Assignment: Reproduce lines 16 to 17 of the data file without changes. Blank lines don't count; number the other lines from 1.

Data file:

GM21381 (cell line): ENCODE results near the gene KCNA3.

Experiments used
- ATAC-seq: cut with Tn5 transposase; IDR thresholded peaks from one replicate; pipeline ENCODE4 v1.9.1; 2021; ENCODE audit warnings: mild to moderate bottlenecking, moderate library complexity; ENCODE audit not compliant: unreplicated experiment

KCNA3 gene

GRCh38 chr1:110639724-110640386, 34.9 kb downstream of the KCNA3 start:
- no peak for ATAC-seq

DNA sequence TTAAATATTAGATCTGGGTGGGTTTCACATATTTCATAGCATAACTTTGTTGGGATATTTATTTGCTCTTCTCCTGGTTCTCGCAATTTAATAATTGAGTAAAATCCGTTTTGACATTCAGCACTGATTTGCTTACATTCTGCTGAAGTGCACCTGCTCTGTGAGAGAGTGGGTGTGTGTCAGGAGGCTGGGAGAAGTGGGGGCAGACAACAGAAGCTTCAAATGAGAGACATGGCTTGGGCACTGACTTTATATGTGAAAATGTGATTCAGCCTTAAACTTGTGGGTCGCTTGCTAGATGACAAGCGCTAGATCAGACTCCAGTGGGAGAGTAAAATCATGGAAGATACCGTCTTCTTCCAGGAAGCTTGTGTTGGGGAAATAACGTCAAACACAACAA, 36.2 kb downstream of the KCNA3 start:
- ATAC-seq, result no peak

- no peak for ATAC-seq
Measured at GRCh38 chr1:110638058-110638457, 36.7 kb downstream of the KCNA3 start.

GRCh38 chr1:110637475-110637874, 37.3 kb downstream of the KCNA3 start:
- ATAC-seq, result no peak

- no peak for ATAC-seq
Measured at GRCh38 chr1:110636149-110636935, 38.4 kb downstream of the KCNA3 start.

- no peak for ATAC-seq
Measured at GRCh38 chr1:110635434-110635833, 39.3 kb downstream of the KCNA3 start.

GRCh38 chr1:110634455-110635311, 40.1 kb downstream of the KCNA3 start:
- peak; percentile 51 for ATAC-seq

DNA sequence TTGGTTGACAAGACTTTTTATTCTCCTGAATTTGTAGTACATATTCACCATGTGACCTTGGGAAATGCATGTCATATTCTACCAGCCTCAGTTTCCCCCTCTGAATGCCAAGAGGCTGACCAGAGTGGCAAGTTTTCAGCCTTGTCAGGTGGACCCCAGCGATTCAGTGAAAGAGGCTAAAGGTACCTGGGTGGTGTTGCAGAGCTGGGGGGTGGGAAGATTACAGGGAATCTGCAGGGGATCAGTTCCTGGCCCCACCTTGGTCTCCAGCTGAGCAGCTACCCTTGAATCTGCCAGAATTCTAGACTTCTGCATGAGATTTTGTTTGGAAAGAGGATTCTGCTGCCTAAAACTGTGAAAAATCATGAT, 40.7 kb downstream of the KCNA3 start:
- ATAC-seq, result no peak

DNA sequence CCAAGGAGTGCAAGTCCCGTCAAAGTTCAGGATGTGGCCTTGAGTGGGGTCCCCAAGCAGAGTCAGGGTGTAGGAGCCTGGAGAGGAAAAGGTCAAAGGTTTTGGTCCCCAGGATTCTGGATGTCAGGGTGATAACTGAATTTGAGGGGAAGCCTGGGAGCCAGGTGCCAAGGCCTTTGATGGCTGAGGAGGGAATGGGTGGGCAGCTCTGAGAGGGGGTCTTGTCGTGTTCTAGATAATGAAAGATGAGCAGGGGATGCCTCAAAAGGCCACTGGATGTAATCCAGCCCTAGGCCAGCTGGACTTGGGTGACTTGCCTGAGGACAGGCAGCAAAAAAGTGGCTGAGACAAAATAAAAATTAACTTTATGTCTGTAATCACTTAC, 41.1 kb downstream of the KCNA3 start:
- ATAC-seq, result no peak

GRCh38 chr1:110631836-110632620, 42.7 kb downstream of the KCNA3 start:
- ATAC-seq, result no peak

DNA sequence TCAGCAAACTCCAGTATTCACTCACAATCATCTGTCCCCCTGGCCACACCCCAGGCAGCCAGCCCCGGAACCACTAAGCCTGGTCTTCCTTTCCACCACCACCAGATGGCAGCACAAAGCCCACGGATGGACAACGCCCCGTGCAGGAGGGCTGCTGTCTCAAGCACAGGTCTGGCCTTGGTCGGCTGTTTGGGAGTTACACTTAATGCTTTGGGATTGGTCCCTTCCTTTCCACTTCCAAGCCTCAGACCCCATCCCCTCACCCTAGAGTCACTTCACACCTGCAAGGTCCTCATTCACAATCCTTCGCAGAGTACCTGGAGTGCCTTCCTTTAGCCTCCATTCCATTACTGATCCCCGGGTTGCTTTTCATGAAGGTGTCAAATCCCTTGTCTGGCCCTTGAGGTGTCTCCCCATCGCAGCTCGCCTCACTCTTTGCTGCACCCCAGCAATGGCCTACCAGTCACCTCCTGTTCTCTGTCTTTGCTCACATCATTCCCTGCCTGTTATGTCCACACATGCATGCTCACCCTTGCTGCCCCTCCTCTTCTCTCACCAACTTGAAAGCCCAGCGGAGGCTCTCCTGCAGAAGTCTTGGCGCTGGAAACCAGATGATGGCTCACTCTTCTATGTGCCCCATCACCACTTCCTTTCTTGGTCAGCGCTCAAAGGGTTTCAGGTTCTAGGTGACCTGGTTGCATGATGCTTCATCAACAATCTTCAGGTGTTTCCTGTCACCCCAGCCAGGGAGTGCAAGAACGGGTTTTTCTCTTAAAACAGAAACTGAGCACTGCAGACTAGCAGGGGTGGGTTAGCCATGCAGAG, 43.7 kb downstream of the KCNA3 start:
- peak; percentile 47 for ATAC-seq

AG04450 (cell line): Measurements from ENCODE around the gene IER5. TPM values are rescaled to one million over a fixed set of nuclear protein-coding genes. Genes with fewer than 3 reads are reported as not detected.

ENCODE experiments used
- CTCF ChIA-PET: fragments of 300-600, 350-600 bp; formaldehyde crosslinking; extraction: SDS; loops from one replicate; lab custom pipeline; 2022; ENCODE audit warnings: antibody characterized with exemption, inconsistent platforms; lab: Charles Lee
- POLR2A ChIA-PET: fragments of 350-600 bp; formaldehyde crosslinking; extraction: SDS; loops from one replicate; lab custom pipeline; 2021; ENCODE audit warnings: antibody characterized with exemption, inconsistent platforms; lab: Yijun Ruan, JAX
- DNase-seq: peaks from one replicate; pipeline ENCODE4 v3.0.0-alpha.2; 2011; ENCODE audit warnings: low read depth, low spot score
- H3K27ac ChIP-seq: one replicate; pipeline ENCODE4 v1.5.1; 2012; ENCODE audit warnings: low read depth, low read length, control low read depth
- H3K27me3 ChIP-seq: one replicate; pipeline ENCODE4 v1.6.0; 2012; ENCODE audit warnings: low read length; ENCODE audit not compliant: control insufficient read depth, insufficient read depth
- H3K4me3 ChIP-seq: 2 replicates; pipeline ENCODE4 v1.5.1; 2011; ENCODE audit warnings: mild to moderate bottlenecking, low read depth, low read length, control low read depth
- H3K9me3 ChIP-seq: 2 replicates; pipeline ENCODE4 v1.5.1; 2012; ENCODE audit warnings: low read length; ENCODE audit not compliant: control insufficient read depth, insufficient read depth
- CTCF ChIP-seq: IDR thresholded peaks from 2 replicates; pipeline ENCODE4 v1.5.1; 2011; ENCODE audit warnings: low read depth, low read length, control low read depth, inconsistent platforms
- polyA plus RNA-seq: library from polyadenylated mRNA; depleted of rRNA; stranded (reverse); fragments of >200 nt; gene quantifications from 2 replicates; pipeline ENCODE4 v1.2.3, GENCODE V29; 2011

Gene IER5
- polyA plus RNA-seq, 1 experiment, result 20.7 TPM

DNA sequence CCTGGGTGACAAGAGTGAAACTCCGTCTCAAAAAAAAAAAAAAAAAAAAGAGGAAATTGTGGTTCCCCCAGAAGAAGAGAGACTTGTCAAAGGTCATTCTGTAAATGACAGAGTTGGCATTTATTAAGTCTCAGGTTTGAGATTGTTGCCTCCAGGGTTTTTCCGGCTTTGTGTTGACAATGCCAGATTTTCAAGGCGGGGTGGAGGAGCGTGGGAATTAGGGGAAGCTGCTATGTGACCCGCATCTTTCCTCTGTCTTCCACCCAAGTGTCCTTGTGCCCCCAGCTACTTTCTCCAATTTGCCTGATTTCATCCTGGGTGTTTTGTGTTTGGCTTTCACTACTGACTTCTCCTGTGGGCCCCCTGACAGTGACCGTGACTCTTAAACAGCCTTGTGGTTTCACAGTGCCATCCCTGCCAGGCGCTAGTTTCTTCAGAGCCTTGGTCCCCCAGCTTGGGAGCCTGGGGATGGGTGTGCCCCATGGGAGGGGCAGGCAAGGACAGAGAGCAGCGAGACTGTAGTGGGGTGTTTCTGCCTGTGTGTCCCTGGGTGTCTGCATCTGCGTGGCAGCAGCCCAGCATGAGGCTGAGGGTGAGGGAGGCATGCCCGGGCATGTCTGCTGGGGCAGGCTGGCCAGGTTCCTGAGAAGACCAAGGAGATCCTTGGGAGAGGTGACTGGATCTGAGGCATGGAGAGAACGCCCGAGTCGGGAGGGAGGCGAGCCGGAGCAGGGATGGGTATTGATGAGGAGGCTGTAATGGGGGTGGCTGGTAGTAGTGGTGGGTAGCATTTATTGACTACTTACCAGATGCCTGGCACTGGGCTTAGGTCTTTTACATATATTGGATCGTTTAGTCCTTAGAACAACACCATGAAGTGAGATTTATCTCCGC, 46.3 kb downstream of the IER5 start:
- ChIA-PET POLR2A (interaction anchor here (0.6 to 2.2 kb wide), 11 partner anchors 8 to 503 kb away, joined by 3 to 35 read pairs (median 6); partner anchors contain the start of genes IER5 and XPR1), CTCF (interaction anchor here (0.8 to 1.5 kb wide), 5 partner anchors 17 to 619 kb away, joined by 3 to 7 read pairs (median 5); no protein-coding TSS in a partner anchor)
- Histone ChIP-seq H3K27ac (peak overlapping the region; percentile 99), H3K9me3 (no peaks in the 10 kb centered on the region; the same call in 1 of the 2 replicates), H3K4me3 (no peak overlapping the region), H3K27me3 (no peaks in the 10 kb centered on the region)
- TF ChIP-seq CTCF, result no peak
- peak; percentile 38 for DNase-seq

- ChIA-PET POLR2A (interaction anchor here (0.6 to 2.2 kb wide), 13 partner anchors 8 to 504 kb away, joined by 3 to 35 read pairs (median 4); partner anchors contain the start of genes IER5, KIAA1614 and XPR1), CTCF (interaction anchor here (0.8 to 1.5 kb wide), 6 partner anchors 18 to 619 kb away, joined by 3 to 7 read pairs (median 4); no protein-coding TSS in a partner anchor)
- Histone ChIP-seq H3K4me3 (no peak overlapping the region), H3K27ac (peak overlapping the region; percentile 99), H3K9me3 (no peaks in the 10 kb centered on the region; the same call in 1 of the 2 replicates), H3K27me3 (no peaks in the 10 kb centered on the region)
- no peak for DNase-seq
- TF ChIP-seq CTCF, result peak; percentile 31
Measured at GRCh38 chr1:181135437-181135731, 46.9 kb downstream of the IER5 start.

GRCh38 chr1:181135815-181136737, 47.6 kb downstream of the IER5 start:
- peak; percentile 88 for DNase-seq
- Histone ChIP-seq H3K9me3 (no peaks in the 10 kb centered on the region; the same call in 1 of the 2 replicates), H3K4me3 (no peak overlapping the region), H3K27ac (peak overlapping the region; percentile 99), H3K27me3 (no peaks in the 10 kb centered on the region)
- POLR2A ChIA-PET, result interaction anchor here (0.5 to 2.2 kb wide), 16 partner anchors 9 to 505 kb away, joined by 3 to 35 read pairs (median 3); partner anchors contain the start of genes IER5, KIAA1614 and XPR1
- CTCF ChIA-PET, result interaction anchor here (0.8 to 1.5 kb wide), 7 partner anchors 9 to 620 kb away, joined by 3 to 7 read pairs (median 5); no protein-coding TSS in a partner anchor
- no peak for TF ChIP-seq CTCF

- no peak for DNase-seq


Measured at GRCh38 chr1:110635434-110635833, 39.3 kb downstream of the KCNA3 start.

GRCh38 chr1:110634455-110635311, 40.1 kb downstream of the KCNA3 start: